PDF >>

TRUSTe: Privacy Concerns Grow As Marketers Flock to Social Networking - Published Article -  05/01/2007

By: Gary Kibel

Marketers are excellent at making use of popular cultural trends and the latest fads, as in the case of social networking. In just a short time, the use of social networking and user-generated content has exploded on the Internet, and may soon do so in the wireless world as well. So naturally, marketers have sought to jump on the bandwagon.

PDF >>

The Metropolitan Corporate Counsel: Message To Mr. Trump: Tune In Here To Win Sweepstakes Lawsuit Against “Apprentice” - Published Article -  04/01/2007

By: Joseph J. Lewczak

For decades, sweepstakes and game of chance promotions have been used as effective marketing techniques to sell products and services. At any given time, there are literally hundreds, possibly thousands, of sweepstakes offered by marketers to help entice consumers to buy more products. A recent review online turned up sweepstakes conducted by Coca-Cola, MTV Networks, Sony Pictures, Circuit City, Hershey’s, Nabisco, Xbox, Microsoft Office, and Liberty Mutual, just to name a few.


Promo Magazine // Bad Boy Marketing - Press Mention - 03/01/2007

PDF >>

The Metropolitan Corporate Counsel: Advertising, Marketing And Promotions Law Year In Review: Where Did Lightning Strike In 2006? - Published Article -  12/01/2006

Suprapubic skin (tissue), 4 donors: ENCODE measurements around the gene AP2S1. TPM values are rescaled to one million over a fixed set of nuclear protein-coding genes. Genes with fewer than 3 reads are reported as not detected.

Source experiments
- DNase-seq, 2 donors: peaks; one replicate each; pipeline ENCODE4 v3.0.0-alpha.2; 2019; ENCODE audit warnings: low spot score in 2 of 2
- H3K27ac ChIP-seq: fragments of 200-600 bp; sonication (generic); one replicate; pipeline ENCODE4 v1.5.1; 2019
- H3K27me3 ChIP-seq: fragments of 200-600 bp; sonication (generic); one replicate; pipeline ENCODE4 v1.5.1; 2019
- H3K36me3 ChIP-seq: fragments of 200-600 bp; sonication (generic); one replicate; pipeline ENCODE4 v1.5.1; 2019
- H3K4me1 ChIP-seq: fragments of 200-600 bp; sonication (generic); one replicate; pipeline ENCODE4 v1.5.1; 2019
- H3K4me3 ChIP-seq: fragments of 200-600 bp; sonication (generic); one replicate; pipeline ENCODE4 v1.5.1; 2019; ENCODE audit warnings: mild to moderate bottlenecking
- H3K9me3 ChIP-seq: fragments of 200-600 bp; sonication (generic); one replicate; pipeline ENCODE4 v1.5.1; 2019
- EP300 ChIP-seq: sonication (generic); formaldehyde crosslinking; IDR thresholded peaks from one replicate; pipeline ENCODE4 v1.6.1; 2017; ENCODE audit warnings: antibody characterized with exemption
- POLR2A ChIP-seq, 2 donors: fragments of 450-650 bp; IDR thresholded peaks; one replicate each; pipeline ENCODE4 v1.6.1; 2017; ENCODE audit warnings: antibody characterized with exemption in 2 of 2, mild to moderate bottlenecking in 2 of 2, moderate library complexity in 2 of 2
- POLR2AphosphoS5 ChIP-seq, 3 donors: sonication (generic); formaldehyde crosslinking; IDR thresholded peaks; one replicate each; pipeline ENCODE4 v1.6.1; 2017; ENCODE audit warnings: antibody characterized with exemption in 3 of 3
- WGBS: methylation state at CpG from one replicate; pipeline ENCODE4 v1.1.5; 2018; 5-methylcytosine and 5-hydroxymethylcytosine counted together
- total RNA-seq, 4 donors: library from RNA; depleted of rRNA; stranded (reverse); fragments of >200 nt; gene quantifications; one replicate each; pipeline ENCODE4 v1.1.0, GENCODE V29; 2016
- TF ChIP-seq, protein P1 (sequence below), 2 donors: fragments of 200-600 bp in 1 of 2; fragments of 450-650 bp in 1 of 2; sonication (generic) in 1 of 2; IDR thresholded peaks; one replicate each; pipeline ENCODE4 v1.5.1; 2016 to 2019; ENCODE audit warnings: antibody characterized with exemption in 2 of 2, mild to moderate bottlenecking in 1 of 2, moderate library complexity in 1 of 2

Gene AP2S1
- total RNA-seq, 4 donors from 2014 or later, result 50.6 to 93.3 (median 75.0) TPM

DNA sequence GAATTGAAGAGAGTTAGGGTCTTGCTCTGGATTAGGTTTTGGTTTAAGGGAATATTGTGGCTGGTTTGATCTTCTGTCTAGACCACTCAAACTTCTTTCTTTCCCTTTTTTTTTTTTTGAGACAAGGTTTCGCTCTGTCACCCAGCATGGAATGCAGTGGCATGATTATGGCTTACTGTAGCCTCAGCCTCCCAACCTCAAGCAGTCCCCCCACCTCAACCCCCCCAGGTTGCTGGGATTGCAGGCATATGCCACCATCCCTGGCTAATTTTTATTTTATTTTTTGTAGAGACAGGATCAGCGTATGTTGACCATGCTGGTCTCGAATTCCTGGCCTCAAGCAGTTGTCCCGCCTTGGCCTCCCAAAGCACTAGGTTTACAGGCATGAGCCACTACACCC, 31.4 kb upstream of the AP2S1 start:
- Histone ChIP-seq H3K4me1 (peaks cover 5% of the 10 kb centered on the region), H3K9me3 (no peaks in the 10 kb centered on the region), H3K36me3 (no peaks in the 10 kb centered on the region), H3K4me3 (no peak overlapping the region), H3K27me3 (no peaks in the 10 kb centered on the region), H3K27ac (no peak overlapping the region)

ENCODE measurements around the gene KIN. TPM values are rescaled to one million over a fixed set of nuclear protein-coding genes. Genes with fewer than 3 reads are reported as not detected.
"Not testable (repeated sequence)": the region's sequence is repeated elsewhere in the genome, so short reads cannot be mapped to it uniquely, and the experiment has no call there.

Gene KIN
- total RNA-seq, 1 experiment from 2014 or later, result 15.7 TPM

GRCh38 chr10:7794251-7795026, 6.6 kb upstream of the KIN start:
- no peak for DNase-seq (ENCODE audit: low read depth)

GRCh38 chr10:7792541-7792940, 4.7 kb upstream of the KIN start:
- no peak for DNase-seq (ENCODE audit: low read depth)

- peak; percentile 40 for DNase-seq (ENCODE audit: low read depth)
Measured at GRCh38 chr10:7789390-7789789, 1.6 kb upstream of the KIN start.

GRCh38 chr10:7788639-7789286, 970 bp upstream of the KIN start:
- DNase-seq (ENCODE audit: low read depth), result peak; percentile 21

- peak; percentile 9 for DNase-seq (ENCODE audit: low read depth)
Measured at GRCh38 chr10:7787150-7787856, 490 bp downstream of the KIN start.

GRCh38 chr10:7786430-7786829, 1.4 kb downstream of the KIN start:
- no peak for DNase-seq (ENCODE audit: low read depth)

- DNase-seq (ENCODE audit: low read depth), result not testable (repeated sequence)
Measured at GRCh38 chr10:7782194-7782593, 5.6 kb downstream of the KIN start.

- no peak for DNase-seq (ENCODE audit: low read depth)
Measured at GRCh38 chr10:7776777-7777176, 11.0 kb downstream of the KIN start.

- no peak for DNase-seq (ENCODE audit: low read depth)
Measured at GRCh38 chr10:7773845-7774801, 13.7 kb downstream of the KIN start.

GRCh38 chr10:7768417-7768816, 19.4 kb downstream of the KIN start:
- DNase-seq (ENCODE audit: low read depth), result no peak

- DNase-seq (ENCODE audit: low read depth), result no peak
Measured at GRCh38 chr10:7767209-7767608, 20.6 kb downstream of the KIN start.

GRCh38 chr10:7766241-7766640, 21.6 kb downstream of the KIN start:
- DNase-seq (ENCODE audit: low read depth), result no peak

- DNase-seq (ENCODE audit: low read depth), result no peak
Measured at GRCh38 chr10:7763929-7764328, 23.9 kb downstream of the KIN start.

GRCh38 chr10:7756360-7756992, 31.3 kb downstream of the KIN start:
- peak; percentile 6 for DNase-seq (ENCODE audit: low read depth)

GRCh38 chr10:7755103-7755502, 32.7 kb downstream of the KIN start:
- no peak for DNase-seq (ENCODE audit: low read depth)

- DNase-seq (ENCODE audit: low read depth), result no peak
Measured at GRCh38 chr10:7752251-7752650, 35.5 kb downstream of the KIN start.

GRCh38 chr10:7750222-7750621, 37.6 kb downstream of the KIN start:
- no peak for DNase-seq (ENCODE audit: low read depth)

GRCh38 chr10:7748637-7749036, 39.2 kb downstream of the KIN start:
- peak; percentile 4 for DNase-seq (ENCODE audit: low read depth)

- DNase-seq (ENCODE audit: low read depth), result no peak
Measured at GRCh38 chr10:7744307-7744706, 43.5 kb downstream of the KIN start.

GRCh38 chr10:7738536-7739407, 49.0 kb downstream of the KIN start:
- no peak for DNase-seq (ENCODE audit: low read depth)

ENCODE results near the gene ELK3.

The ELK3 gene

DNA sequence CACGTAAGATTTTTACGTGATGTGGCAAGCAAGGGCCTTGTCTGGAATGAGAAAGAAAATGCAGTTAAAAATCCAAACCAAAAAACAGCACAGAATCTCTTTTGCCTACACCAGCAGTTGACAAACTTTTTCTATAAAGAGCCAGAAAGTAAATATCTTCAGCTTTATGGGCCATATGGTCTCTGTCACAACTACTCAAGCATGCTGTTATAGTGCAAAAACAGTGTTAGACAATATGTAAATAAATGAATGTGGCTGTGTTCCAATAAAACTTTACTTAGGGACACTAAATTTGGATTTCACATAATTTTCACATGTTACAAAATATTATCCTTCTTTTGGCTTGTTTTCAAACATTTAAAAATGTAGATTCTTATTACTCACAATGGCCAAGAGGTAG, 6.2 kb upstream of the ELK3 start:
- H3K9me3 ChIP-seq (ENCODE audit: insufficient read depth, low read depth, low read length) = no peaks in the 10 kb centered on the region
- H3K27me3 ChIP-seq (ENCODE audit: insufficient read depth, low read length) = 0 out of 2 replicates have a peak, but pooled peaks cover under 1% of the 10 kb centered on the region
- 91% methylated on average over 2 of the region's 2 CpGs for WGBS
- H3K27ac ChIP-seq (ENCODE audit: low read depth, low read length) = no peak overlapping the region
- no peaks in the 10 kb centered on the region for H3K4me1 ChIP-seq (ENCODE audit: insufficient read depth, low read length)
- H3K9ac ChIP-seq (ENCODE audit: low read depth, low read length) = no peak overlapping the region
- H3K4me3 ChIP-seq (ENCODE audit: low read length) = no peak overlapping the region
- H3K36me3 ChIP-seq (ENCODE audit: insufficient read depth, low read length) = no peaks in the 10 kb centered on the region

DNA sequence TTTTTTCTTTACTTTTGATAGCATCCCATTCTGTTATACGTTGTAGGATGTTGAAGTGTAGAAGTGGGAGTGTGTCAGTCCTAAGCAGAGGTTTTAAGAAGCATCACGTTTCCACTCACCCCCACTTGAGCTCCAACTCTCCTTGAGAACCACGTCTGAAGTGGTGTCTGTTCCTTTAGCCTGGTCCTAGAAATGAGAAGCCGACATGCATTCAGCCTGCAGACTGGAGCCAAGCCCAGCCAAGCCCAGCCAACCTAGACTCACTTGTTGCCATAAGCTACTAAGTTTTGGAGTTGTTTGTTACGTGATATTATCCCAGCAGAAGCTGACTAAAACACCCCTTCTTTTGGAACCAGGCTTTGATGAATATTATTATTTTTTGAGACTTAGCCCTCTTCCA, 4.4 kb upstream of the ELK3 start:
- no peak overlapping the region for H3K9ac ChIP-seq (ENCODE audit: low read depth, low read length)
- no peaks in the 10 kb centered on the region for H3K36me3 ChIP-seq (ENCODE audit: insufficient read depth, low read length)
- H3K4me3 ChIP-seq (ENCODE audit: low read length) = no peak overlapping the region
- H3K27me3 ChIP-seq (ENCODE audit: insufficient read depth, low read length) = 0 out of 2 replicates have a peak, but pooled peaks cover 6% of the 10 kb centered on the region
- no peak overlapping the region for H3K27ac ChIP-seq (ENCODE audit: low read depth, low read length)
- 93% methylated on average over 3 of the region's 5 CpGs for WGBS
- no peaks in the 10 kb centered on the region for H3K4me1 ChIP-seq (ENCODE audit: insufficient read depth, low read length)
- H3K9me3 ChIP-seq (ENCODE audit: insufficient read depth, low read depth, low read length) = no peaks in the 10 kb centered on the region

By: Joseph J. Lewczak and Michael Abitbol

According to worldwide climate records, 2006 is likely to turn out to be the hottest year on record since the 1890s, meaning that Al Gore’s Inconvenient Truth may not be so far off the mark. The inconvenient truth for marketers this year is that regulators have been busier than ever in the area of advertising, marketing and promotions. We explore below some of the major issues.

PDF >>

The Metropolitan Corporate Counsel: China’s Advertising Sector: Reflecting The Cultural And Social Realities Of The World’s Fastest-Growing Economy - Published Article -  12/01/2006

Interview with: John Du and Ronald R. Urbach

Editor: Would each of you tell us about your professional background?

Du: I am a New York-based partner with Jun He Law Offices, which is headquartered in Beijing. I joined the firm in 2001. We mainly focus on representing foreign companies doing business in China, in addition to some Chinese enterprises. Over the years Jun He has represented a variety of multinational corporations.

PDF >>

Children's Advertising: A Special Update: Important Developments in Children's Advertising - Published Article -  11/14/2006

By: Ronald R. Urbach, Stuart Friedel and Allison Fitzpatrick